Game Review: Spider-man Shattered Dimensions
Release: 7th September (NA), 10th September (EU)
Genre: Hack and slash, beat-em-up, action, adventure
Developer: Beenox Studios
Available Platforms: PS3, Xbox 360, Wii, NDS
ESRB Rating: T
For too long has the Dark Knight reigned upon the comic book videogame world. Actually it’s only been a year and a bit, but still, no king in this world can stay on the throne for so long. Shattered Dimensions on paper sounds like the very perfect Spider-man game. Spider-man is a character without limits and the multiple interpretations of the character sounds absolutely pitch perfect for Spidey. I’ve been looking forward to this game for a long, long time and I wouldn’t want to spoil my opinion at the get go but… it’s hit and miss to be quite frank.
Shattered Dimensions‘ plot is rather thing in that there really isn’t any string of plot to follow. There’s catchphrases, bad writing and bad jokes. The excuse of having four Spider-mins could’ve been more interesting but instead here’s the jist; Mysterio tries to steal a magical tablet and Spider-man breaks it by punching it in its stone face. Fragments are scattered throughout the dimensions and Madame Web recruits one of the four Spider-men to find and complete the tablet. The universe are 2099 (Spider-man of the possibly future), Noir (Spider-man of the 1930s), Amazing (the classic Spidey) and Ultimate (In which he has the symbiote costume has been attached to Spidey).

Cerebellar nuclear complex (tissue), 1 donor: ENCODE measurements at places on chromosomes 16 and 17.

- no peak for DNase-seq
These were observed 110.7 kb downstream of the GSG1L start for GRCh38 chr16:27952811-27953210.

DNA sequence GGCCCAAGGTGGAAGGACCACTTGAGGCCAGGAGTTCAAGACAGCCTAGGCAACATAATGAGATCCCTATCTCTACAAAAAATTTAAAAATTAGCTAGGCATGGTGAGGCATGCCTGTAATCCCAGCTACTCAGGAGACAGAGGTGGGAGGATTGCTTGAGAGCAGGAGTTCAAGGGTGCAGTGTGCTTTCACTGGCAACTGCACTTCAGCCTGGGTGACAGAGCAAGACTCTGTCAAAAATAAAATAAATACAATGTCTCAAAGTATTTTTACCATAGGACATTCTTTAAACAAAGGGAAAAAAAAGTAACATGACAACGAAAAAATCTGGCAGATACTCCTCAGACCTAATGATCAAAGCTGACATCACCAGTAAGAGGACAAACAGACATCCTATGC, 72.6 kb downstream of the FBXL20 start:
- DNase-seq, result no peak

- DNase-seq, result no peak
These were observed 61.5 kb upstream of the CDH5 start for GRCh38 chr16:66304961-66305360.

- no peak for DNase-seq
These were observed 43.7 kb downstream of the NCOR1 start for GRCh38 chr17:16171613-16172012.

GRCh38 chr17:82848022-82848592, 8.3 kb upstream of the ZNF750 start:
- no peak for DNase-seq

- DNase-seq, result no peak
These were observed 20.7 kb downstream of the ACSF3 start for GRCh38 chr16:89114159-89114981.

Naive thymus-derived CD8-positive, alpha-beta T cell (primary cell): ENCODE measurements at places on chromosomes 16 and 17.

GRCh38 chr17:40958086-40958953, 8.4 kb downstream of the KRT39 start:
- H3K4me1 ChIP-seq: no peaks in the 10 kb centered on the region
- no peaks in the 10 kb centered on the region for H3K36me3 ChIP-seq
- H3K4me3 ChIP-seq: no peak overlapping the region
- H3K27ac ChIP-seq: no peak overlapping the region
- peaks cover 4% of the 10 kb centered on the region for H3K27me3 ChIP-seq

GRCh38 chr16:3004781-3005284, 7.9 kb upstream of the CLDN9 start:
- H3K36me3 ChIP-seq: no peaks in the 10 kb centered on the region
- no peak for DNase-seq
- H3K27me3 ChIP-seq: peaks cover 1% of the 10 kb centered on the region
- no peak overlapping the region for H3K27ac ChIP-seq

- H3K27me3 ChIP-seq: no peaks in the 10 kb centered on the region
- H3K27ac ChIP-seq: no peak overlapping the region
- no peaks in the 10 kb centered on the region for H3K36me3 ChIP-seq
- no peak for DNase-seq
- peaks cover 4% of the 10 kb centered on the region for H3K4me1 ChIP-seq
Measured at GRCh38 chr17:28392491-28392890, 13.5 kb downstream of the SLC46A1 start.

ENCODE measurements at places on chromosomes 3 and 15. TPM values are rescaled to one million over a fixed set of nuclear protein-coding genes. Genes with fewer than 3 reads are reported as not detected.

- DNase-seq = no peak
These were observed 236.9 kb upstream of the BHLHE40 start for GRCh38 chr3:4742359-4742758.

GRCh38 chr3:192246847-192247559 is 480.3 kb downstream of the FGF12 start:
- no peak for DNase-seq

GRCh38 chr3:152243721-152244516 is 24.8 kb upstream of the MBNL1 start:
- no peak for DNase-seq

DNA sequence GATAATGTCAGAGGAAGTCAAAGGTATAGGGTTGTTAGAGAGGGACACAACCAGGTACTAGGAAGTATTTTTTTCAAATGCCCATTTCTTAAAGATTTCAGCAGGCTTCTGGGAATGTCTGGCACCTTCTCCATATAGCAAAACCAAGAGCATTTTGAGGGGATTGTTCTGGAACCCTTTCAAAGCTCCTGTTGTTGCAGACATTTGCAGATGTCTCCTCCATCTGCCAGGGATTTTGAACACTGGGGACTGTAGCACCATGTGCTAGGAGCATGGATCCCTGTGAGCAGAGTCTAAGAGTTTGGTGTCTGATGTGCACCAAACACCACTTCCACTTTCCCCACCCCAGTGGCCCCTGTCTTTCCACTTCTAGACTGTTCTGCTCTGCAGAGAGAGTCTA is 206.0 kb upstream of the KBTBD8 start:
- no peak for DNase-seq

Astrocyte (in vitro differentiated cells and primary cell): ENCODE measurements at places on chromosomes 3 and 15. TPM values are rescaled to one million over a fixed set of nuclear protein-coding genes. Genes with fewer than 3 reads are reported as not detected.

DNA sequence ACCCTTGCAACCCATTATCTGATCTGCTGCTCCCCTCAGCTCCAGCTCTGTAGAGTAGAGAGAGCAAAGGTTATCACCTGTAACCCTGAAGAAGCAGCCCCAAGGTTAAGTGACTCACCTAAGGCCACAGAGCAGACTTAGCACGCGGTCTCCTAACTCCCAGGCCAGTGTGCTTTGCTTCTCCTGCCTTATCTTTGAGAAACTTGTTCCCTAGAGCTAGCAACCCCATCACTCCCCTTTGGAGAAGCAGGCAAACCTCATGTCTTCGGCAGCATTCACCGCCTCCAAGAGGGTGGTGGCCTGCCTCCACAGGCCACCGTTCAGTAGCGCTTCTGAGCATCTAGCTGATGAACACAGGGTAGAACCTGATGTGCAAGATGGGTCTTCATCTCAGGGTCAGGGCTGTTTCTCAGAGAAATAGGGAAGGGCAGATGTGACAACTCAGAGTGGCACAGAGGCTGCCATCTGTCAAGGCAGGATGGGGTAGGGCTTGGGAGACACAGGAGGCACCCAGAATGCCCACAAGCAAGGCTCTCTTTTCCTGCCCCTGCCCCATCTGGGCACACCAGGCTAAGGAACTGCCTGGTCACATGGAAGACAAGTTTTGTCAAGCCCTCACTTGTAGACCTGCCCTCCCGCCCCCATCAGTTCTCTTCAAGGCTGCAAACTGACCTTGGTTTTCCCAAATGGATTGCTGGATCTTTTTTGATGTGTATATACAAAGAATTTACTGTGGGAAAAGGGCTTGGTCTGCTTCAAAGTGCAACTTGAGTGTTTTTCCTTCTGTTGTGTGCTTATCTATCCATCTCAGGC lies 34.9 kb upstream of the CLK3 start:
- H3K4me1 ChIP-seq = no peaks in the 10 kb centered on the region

The game takes a few key elements of past Spider-man games such as what we really just want to play Spider-man for; web-slinging. You can now a la Arkham Asylum sling quickly from post to post or place to place by tapping the right trigger. Combat is on centre-stage which is very intriguing given that the combat of past Spider-man games could be described as frustrating and downright broken. There’s a mixture of other elements but they usually repeat themselves or are level specific such as acid eggs. There are also hundreds of collectables throughout the game which reward the player with spider essence that Spidey can upgrade himself with.